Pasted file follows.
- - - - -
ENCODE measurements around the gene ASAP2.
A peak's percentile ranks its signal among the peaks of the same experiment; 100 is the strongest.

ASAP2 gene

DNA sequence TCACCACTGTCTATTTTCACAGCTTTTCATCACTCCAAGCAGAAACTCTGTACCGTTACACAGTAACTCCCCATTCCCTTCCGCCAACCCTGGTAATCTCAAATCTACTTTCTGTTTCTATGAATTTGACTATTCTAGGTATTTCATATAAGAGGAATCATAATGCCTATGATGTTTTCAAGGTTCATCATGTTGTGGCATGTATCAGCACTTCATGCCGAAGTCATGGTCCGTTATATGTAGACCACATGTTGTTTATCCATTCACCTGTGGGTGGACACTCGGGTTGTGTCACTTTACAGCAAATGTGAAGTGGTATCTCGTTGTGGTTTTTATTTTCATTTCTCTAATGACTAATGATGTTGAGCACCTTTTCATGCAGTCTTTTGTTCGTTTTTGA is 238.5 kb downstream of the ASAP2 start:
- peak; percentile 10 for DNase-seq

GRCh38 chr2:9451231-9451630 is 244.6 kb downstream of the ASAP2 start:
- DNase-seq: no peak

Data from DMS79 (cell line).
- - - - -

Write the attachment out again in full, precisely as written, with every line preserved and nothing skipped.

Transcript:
ENCODE measurements around the gene ASAP2.
A peak's percentile ranks its signal among the peaks of the same experiment; 100 is the strongest.

ASAP2 gene

DNA sequence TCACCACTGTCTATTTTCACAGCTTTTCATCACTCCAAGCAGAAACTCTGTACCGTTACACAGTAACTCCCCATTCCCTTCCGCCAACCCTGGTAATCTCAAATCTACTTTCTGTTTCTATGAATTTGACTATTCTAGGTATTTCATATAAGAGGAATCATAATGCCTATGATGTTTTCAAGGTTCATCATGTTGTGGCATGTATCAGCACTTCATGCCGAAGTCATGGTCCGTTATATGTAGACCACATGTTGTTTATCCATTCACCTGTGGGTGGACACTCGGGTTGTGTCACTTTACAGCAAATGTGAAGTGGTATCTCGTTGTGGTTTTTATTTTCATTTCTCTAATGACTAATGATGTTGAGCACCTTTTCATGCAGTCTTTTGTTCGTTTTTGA is 238.5 kb downstream of the ASAP2 start:
- peak; percentile 10 for DNase-seq

GRCh38 chr2:9451231-9451630 is 244.6 kb downstream of the ASAP2 start:
- DNase-seq: no peak

Data from DMS79 (cell line).